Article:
The emotional, moral and practical territory we decided to chart was to do every single thing we felt we could do and to trust that our friends, the organizations involved and the government would rise to the challenge so that we would not face that unthinkable situation. By reaching out to our networks and working closely with the organizations, we proved to be right. We feel this is a microcosm of what Israel must do: to do everything it can and rely on the world community to do its part too. If we think ‘all or nothing’, we paralyze ourselves into inaction.

So far, the government has been slow to react. Perhaps fearful of Israel being overrun at the barely-fenced border between Israel and Egypt, the government’s response to date has been to let citizens look after the refugees.

Recently, new arrivals coming over the border have been sent to jail. I visited these refugees in jail last week as part of the Coalition delegation. While the 52 women and children were being looked after relatively well, the 200 men are in the regular prison facility and having a very hard time. But they should not be in jail at all. The government has not decided whether any of the refugees will be given some sort of permanent status in Israel. Some ministers have said the current status quo is just ’till they are all returned’. That makes us very, very concerned.

So while Ismail is managing, he and the other refugees are still in a complete twilight zone. Our coalition is working hard to achieve three goals:

1. Advance Israeli NGO efforts to directly help the 1,400+ Darfur and Sudanese refugees who have entered Israel (and those still coming over the border) receive proper treatment, have their rights protected and find short and long-term solutions for health, housing, work and childcare/education needs.

2. Advocate for the Israeli government to develop policy and take action in a range of short and long-term issues, including but not limited to: establishing facilities and services to help refugees; developing and implementing a border protection policy and a refugee absorption policy; taking part in international efforts to end the violence in Africa and advocate for protection of refugees there. We will develop and advocate for specific policies as needed.

3. Develop an Israeli and international Jewish humanitarian response to the plight of African refugees, including the creation of an Israeli-international Jewish managed facility for 1,000 refugees in a friendly African country partnering with Israeli and Jewish volunteers.

In Israel we are actively seeking volunteers, donations and more organizations to join the coalition. In North America, we seek the involvement of those who wish to help us carry out goal #1, lend their weight to help convince the government to fulfill goal #2, and partner with us to fulfill a basic Jewish responsibility – as the Jewish people – in fulfilling goal #3. We have begun discussions with major American organizations working on this issue.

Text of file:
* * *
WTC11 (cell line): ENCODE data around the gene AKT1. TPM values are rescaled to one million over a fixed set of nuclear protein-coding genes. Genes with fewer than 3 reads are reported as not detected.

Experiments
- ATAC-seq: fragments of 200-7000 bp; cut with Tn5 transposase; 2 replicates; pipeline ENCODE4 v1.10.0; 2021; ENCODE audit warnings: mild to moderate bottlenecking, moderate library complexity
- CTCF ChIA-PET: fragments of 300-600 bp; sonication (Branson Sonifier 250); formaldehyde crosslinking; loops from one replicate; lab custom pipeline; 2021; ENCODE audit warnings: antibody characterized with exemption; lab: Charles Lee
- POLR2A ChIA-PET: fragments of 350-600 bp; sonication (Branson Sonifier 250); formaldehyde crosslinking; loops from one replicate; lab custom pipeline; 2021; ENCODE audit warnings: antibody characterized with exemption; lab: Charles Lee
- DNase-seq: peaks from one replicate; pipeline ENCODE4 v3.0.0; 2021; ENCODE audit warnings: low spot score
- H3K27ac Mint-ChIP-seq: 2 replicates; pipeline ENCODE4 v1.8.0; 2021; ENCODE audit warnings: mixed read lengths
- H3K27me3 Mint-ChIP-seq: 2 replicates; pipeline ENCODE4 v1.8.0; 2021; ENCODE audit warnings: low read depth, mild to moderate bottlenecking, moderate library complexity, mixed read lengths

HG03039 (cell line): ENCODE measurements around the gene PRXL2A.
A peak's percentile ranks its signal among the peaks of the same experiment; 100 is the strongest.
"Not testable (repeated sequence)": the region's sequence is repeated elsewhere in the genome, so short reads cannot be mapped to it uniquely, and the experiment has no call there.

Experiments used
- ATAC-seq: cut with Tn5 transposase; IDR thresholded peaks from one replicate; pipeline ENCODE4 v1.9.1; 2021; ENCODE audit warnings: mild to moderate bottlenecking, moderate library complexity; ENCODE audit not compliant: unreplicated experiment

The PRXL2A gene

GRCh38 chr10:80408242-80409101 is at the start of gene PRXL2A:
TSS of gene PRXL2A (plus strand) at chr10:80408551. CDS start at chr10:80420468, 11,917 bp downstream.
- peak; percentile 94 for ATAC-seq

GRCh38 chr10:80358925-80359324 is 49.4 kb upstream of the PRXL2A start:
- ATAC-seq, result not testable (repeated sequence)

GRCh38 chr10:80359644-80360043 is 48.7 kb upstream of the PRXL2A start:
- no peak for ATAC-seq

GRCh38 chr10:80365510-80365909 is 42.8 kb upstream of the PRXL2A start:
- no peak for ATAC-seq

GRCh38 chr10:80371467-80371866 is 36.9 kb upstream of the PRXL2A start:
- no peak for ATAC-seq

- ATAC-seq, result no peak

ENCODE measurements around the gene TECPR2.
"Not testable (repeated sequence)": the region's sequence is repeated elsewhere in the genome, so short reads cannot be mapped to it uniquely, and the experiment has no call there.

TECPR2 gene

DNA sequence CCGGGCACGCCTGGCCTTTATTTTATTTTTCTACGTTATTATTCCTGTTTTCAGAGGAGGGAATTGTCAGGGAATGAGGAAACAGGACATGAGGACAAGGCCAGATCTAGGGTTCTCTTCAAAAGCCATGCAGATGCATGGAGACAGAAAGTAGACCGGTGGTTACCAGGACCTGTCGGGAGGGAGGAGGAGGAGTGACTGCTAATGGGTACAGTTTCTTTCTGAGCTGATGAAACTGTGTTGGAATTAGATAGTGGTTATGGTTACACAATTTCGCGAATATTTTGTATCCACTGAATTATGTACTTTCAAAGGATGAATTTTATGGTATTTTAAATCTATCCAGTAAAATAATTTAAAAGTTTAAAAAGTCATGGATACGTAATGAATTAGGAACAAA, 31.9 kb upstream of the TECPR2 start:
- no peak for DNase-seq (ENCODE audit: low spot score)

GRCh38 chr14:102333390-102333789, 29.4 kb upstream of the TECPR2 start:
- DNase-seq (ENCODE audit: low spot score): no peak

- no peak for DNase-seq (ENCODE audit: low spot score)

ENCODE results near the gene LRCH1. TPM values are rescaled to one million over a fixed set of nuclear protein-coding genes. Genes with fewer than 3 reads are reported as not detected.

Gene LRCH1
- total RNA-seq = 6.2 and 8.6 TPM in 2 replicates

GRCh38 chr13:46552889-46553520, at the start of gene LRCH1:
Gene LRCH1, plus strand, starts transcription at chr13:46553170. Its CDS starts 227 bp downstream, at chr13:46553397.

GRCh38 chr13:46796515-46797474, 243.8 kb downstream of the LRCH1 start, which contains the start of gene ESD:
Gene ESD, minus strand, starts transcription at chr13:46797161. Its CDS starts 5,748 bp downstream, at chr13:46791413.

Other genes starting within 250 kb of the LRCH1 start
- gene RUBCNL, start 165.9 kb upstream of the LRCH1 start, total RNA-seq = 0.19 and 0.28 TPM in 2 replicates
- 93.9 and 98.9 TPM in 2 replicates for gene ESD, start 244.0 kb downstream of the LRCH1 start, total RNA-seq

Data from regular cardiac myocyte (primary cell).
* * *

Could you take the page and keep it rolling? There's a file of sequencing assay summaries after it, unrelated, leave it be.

When asked by a reporter how I rate my government, I said the jury was still out. This could turn into a huge violation of Human Rights and of the 1951 international treaty on refugees, one which Israel not only signed on but was instrumental in creating. This would be a source of heartache and guilt for generations. Or we can rise to the occasion with mindfulness, compassion and resolve. When our children and grandchildren come to us in the future, as they will, and ask ‘What did you do for the Sudanese refugees and to stop the genocide in Africa?’ will we be proud of the story we have to tell?

My own family narrowly escaped from Vienna when, in 1938, the Nazis came over the border into Austria. Months earlier, prior to my grandfather applying for papers to immigrate to Australia, he had sent a letter to long-lost Uncle Borer asking him to make the mandatory declaration of taking responsibility for the family. Little did my grandfather know that when he wrote to Uncle Borer, he actually sent it (not knowing any English) to the Borer and White Ant Extermination Company. The company owner and friends decided to sponsor my grandparents and then 7-year old father out to Australia. They wrote back as if they were Uncle Borer. Till the moment my grandparents and father arrived, they expected to meet Uncle Borer at the wharf.

Today we Jews – in Israel and elsewhere – are challenged to decide. Do we take responsibility for people in desperate need only if they are part of our Jewish family? Or will we break the barriers of psychology, comfort and habit to include others in the human race? We must now embody what we constantly tell ourselves we believe: that all humanity is one family, that to save one life is to save a whole world; that we truly mean it when we say ‘Never again’.

It is here and now. It is not in heaven.

(The author can be reached at yglaser@netvision.net.il.)